The Truth about Debt

Let me tell you the main thing about getting into debt.

Getting into debt is super easy.

Think about it, it’s managing your money that is hard. Making all those decisions, putting things back if you can’t afford them, saving up for things, that’s the hard stuff.

But if you have had at some point a pretty ok credit rating you can destroy this very quickly.

Here’s how it happened to me.

I have worked sporadically since graduating from University. I was in no way afraid of hard work (I at one point had SIX jobs), but I have only had one full time contract with a yearly salary in my lifetime. Everything else was short term, casual contract, volunteer work, self-employed work or something inbetween.

At some point after leaving University I was offered a Barclaycard credit card. I already had one credit card, but somehow I had misread things and thought the Barclaycard was a 0% balance transfer card. Which is one of the credit cards you do want. I had a guess that my income was about 10k a year (it wasn’t) and signed up.

Initially despite being very poor due to working part time on a casual basis I was good with the credit cards. I paid them off in full each month. This did mean that I had cash in my account for about 3 days of each month, as all my money would go on paying the credit card in full (I was too afraid of paying just the minimum) and then I would use only the credit card to pay for things.

This led to a particularly low moment when I was forced to buy a 40p reduced loaf of bread on a credit card as I had zero in my current account.

Somewhere around 2013 I got sick of my deprived lifestyle. I had just left a job that was so awful it made me have to take anti-depressants. I had cleared the Barclaycard months ago and destroyed the old card. I ordered a new one and spent. And spent. And spent. I had Amazon deliveries coming about twice a week. I ordered books I wanted to read, I ordered sports gear, I bought clothes and everything else.

I then went to climb Snowden with my sisters, whilst coming back down the moment I got a call from Barclaycard to say my request to increase the balance had been approved. My sisters cheered for me, but even at the time despite the freedom to buy more things that caught my fancy I knew that this was a low point.

I started a new job, which I was fired from after 7 days because the villains at my old job put a stop to it (I will tell you more about this point in my life another day). I got another job, but it was again casual. I maxed out my credit cards at Christmas.

I survived through my pittance of a pay slip and lots of borrows off my boyfriend. It was in about 2014 when I was thinking about the book series ‘Confessions of a Shopaholic’ . I didn’t know how someone could amass a huge collection of credit cards as I thought you could only get them through a bank. It then occurred to me that there must be other ways to amass credit cards.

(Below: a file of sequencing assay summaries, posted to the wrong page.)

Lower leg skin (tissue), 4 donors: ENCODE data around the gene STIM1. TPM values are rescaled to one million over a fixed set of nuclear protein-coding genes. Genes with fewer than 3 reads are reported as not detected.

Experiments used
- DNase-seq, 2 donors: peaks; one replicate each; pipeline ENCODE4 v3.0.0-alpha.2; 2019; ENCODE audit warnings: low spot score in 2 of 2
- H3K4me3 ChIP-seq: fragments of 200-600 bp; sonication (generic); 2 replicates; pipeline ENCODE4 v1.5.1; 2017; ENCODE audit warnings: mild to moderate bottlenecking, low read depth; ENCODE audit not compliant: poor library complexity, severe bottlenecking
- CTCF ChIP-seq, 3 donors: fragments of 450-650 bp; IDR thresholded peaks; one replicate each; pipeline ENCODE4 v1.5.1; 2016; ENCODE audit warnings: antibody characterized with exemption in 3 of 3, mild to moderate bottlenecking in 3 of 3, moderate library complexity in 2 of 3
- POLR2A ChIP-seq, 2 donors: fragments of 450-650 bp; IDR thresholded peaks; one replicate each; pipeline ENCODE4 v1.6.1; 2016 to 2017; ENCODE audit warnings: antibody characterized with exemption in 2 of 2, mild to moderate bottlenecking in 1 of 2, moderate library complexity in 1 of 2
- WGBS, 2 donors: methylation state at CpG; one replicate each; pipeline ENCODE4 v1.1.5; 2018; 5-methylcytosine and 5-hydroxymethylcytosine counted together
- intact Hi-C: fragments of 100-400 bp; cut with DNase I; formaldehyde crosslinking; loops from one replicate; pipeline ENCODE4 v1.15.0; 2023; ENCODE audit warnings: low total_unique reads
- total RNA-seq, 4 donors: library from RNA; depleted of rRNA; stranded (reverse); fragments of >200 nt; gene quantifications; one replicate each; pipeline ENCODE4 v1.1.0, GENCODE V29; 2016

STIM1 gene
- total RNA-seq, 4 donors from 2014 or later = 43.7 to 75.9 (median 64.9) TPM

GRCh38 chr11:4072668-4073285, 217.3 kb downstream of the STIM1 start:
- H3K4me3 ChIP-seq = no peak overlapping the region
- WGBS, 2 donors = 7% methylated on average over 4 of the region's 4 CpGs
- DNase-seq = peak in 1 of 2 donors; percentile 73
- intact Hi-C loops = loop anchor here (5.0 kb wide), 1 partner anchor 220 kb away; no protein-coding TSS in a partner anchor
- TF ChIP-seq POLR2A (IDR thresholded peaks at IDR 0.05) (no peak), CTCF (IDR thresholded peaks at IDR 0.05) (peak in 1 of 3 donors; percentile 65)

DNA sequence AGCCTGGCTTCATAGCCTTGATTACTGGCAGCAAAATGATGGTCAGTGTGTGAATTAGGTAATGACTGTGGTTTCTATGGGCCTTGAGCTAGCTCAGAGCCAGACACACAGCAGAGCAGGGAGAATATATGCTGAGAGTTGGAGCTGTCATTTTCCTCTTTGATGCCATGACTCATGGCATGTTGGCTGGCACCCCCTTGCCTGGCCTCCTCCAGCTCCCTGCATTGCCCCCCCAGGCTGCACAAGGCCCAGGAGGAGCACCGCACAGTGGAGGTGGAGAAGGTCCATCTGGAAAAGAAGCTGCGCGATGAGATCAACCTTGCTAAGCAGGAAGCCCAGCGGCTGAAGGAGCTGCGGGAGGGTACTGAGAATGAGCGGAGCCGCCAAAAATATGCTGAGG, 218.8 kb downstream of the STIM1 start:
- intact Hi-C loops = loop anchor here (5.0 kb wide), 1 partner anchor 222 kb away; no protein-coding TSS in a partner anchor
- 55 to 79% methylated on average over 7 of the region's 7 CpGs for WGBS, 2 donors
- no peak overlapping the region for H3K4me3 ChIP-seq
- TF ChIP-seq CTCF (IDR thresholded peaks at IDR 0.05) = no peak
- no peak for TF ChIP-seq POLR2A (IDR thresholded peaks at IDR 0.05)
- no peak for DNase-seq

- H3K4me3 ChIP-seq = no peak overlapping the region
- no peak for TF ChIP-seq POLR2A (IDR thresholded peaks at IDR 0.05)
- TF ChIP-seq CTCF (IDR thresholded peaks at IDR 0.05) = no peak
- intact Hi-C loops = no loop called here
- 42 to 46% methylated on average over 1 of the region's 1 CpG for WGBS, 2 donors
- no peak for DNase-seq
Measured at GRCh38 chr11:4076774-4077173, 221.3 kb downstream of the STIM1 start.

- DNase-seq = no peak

A quick google search later and I had an Aqua Card heading my way.

I thought I would use it to buy a laptop, or to pay back my brother, but I was a twat and used it very very quickly. I blew through 500 quid in a couple of weeks.

At this point my credit rating was still passable so I quickly ordered another card. And then another.

My monthly bills went sky high. I blew through this money (borrowed money) so quickly that I am ashamed of the way I behaved.

I was a complete and utter idiot. I was selfish. I was bad. I was awful.

Getting into debt is a stupid, stupid, thing to do.

I was depressed, and debt and depression usually go hand in hand. I was buying things because I wanted to feel better because I felt so awful on the inside. My confidence was zero. I believed I was worthless.

I was sick of not getting anywhere with my career. I was sick of working casual jobs for minimum wage. I was sick of not owning the same things my friends did.

I was wrong. I was selfish. I was a twat.

When one of my credit cards was extended in late 2015 I used it to pay off a long debt I had to my brother. Finally I was free of that, but I had caged myself into a long standing debt on that card (which was one of five).

My minimum payment for that card alone soon reached nearly £200.

I had reached rock bottom finally. In debt there is the point of no return. The point when things are too late. The point when you have screwed everything up and things are almost irreversible.

I was thankfully about 1 month away from having a financial catastrophe. I stopped myself just in time before I would have had negative income. And it coincided with a new year, so yes, it was a cheesy ‘new beginning’.

Since January I have done a complete 180 on my financial situation.

I used to almost be turned on by the things I bought. Now I get excited by what I save, even if it is just a matter of pennies.

Getting into debt is so easy. Credit card companies don’t exactly make it hard, because here’s the big secret.

They want you to get into debt with them. As long as you can make the minimum payments each month they will have you for life. They will have your money each month. They will take you for everything you’ve got.

Please do not think for one minute I am blaming the credit card companies for my mistakes. I made them wholly on my own. No one exactly forced me or tricked me into getting into debt. I knew the risks. I dived in anyway.

I will tell you more about what I’ve achieved this year. I will teach you how to save money. I will show you there is a way out.

But just remember, getting into debt is easy. Getting out of it? That’s the achievement.

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